Have you ever cut in line? When someone cuts in line, in all actuality, that person is stealing someone else’s time. That person has to wait longer because the line cutter stole the spot he or she waited for. This can produce varying reactions. The person who stood there waiting may become infuriated and confront the line-cutter; he or she may give the line cutter a dirty look, but figure it’s not really worth a confrontation and simply let it go; or he or she may assertively tell the line-cutter to move to the back of the line.
The Journal of Personality of Social Psychology studied how people react in this situation. Although its research is dated, it is still compelling. When someone cuts in line, people object 54% of the time. When two people try to cut, however, people objected much more frequently — about 91% of the time.
You may be thinking, “I’ve never cut in line.” But think about those times when you’re in a long line at the store and a new register opens up. When the cashier says, “I can take someone at this register,” have you ever rushed to get to that empty register before the person who should theoretically be next in line?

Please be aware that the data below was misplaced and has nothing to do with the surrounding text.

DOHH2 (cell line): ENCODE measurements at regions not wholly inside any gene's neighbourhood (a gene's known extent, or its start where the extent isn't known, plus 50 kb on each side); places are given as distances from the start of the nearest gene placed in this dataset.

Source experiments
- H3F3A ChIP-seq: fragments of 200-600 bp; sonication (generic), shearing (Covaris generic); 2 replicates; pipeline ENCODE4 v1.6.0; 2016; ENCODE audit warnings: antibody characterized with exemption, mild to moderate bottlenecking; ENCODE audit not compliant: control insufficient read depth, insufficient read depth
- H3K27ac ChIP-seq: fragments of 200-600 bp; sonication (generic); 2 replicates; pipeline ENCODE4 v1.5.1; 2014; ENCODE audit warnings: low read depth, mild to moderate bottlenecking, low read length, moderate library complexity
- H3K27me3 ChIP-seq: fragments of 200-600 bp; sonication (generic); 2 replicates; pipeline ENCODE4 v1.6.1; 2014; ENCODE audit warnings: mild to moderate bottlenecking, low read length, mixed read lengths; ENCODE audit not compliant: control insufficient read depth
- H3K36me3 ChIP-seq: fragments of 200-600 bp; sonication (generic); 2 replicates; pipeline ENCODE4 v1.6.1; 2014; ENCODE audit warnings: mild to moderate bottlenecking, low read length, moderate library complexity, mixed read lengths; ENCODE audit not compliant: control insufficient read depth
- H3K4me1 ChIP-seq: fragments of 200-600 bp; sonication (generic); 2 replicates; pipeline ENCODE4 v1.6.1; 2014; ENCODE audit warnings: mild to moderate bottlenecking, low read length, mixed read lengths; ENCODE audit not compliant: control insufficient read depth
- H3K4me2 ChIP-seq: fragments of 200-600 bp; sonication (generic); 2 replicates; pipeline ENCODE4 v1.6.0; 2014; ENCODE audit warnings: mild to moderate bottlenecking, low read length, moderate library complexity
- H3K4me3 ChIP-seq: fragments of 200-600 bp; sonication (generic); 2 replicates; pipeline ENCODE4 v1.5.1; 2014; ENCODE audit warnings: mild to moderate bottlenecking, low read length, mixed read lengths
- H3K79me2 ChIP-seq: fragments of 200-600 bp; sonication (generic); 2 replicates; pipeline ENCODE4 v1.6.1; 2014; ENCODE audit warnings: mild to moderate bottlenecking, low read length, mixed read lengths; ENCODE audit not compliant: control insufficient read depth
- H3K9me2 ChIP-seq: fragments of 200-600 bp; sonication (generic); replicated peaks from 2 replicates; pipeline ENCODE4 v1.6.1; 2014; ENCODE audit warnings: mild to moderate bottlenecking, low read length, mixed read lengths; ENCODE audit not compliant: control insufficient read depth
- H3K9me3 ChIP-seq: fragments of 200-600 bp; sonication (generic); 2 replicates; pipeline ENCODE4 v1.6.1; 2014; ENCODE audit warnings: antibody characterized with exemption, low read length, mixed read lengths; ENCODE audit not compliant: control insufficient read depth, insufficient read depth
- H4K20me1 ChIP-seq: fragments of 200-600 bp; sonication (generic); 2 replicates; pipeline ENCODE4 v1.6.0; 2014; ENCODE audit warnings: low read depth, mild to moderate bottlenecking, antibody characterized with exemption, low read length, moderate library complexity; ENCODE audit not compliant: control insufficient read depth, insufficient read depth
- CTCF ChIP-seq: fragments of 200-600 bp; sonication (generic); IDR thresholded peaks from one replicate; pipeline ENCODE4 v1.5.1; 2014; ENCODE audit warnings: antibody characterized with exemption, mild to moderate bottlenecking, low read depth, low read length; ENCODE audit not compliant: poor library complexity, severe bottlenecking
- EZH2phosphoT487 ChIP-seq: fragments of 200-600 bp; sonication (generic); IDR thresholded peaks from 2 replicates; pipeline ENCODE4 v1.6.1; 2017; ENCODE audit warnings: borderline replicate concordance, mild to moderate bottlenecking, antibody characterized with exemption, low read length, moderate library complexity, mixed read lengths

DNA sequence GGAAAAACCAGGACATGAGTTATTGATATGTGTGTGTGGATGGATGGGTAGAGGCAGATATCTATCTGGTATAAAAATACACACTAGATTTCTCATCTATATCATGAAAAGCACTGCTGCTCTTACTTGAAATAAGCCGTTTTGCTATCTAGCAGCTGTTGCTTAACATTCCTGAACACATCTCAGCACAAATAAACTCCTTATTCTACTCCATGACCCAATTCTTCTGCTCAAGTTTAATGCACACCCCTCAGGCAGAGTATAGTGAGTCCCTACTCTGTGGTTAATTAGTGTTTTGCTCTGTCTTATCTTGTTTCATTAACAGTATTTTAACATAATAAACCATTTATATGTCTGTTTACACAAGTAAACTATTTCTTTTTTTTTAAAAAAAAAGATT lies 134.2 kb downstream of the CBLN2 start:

3. Hotel amenities
When staying in a hotel, many people want to enjoy a relaxing experience: a comfy bed, coffee in the morning, and a nice, hot shower. A survey by Hotels.com found that 23% of travelers look for rooms with high-end coffee makers, and 34% say that free Wi-Fi is a must-have. Many people look for the comforts of home and some, well, they like to take hotel comforts home with them.